Biogerontology

, Volume 7, Issue 5–6, pp 421–428 | Cite as

Correlation between zinc status and immune function in the elderly

Review Article

Abstract

Zinc is essential for the immune system and elderly people have an increased probability for zinc deficiency, documented by a decline of serum or plasma zinc levels with age. Although most healthy elderly are not classified as clinically zinc deficient, even marginal zinc deprivation can affect immune function. Several striking similarities in the immunological changes during aging and zinc deficiency, including a reduction in the activity of the thymus and thymic hormones, a shift of the T helper cell balance towards TH2, decreased response to vaccination, and impaired functions of innae immune cells indicate that a wide prevalence of marginal zinc deficiency in elderly people may contribute to immunosenescence. Studies with oral zinc supplementation show the potential to improve the immune response of elderly people by restoration of the zinc levels, showing that balancing the zinc status may be a way to healthy aging. This review summarizes the current literature about zinc supplementation in the elderly and thereby defines the rationale for the immunological part of the ZINCAGE project.

Keywords

Immunosenescence Zinc deficiency Zinc supplementation 

Notes

Acknowledgement

This work was supported in part by the EU project ZINCAGE (Food-CT-2003-506850).

References

  1. Beck FW, Prasad AS, Kaplan J, Fitzgerald JT, Brewer GJ (1997) Changes in cytokine production and T cell subpopulations in experimentally induced zinc-deficient humans. Am J Physiol 272:E1002–E1007PubMedGoogle Scholar
  2. Bogden JD, Oleske JM, Lavenhar MA, Munves EM, Kemp FW, Bruening KS, Holding KJ, Denny TN, Guarino MA, Holland BK (1990) Effects of one year of supplementation with zinc and other micronutrients on cellular immunity in the elderly. J Am Coll Nutr 9:214–225PubMedGoogle Scholar
  3. Bogden JD, Oleske JM, Munves EM, Lavenhar MA, Bruening KS, Kemp FW, Holding KJ, Denny TN, Louria DB (1987) Zinc and immunocompetence in the elderly: baseline data on zinc nutriture and immunity in unsupplemented subjects. Am J Clin Nutr 46:101–109PubMedGoogle Scholar
  4. Boukaiba N, Flament C, Acher S, Chappuis P, Piau A, Fusselier M, Dardenne M, Lemonnier D (1993) A physiological amount of zinc supplementation: effects on nutritional, lipid, and thymic status in an elderly population. Am J Clin Nutr 57:566–572PubMedGoogle Scholar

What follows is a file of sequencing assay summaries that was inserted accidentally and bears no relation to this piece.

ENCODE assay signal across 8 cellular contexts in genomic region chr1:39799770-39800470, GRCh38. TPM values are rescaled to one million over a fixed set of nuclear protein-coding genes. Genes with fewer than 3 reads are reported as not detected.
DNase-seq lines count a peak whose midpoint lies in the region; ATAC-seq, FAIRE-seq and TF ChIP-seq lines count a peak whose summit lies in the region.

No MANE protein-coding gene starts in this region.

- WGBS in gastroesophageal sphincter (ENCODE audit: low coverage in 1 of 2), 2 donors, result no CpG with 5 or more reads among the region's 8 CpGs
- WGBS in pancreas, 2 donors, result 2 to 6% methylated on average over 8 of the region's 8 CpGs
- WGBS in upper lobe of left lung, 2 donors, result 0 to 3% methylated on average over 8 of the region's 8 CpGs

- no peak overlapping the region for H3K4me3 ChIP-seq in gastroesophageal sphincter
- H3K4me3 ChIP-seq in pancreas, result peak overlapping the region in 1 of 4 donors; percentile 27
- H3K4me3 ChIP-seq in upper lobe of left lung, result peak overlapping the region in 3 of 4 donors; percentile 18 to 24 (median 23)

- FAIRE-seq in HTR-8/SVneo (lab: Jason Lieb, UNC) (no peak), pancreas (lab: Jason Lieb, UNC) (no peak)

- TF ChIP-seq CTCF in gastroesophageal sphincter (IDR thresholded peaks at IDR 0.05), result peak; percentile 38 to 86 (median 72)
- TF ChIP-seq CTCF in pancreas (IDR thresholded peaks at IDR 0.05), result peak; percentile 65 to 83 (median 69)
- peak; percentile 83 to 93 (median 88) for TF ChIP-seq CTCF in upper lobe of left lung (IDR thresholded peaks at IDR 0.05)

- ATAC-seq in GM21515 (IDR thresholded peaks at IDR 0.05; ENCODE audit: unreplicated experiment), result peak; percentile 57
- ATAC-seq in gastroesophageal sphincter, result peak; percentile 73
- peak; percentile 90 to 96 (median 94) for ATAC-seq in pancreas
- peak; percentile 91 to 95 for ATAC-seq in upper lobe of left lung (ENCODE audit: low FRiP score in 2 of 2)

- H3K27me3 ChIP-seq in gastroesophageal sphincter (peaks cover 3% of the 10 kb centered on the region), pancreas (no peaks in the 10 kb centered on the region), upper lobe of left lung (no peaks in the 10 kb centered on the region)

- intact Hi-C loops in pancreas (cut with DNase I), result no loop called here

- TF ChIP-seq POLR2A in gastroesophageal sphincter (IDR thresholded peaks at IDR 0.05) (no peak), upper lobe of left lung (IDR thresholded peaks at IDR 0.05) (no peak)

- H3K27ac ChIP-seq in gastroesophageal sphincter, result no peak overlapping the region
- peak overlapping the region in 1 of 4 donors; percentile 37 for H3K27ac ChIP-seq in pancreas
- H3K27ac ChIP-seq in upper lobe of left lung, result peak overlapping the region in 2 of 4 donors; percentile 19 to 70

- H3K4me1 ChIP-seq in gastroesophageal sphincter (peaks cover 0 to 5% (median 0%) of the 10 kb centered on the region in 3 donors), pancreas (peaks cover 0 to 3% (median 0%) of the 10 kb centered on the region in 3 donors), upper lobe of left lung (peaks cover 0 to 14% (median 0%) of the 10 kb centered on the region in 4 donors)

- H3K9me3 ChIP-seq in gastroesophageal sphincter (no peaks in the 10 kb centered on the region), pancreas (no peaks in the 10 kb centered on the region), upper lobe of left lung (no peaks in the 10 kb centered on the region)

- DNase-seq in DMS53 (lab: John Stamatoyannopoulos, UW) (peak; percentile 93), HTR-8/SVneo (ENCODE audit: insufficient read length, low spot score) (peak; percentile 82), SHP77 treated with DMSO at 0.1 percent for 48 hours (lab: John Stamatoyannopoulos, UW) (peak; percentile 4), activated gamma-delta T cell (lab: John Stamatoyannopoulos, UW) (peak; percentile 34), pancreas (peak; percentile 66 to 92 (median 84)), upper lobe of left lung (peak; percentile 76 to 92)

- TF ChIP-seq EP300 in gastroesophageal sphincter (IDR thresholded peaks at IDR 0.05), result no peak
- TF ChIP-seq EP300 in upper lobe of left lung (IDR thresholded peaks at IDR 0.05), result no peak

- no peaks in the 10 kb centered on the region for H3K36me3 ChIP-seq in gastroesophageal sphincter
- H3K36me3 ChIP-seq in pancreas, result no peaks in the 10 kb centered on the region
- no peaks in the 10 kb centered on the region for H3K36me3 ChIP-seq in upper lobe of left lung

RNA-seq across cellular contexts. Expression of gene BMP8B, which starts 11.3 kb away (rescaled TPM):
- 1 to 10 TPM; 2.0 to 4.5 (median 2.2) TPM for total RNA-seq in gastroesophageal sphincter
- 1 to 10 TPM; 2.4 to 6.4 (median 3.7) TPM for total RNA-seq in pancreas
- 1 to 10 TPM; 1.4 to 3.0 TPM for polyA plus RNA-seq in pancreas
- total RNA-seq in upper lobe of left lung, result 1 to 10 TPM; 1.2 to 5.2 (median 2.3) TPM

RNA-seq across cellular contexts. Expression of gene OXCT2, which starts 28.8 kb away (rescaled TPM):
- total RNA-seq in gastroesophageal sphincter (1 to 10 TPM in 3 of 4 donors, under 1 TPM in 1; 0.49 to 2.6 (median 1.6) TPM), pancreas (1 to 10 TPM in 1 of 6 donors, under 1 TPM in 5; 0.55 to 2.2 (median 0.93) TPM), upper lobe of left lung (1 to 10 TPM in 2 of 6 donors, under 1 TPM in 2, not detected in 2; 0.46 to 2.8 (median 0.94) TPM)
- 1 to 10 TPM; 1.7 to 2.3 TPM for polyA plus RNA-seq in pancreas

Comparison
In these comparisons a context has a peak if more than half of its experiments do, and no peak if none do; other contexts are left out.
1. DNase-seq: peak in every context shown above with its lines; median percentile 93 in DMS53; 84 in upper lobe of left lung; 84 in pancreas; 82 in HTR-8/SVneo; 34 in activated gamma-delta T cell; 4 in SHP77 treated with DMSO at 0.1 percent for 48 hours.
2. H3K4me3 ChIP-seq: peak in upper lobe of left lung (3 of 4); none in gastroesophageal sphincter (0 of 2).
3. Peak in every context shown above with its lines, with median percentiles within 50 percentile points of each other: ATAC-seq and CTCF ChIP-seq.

5. Briefel RR, Bialostosky K, Kennedy-Stephenson J, McDowell MA, Ervin RB, Wright JD (2000) Zinc intake of the U.S. population: findings from the third National Health and Nutrition Examination Survey, 1988–1994. J Nutr 130:1367S–1373SPubMedGoogle Scholar
  6. Bunker VW, Hinks LJ, Lawson MS, Clayton BE (1984) Assessment of zinc and copper status of healthy elderly people using metabolic balance studies and measurement of leucocyte concentrations. Am J Clin Nutr 40:1096–1102PubMedGoogle Scholar
  7. Bunker VW, Hinks LJ, Stansfield MF, Lawson MS, Clayton BE (1987) Metabolic balance studies for zinc and copper in housebound elderly people and the relationship between zinc balance and leukocyte zinc concentrations. Am J Clin Nutr 46:353–359PubMedGoogle Scholar
  8. Cakman I, Rohwer J, Schutz RM, Kirchner H, Rink L (1996) Dysregulation between TH1 and TH2 T cell subpopulations in the elderly. Mech Ageing Dev 87:197–209PubMedCrossRefGoogle Scholar
  9. Cossack ZT (1989) T-lymphocyte dysfunction in the elderly associated with zinc deficiency and subnormal nucleoside phosphorylase activity: effect of zinc supplementation. Eur J Cancer Clin Oncol 25:973–976PubMedCrossRefGoogle Scholar
  10. Duchateau J, Delepesse G, Vrijens R, Collet H (1981) Beneficial effects of oral zinc supplementation on the immune response of old people. Am J Med 70:1001–1004PubMedCrossRefGoogle Scholar
  11. Fabris N, Mocchegiani E, Amadio L, Zannotti M, Licastro F, Franceschi C (1984) Thymic hormone deficiency in normal ageing and Down’s syndrome: is there a primary failure of the thymus? Lancet 1:983–986PubMedCrossRefGoogle Scholar
  12. Fortes C, Forastiere F, Agabiti N, Fano V, Pacifici R, Virgili F, Piras G, Guidi L, Bartoloni C, Tricerri A, Zuccaro P, Ebrahim S, Perucci CA (1998) The effect of zinc and vitamin A supplementation on immune response in an older population. J Am Geriatr Soc 46:19–26PubMedGoogle Scholar
  13. Girodon F, Blache D, Monget AL, Lombart M, Brunet-Lecompte P, Arnaud J, Richard MJ, Galan P (1997) Effect of a two-year supplementation with low doses of antioxidant vitamins and/or minerals in elderly subjects on levels of nutrients and antioxidant defense parameters. J Am Coll Nutr 16:357–365PubMedGoogle Scholar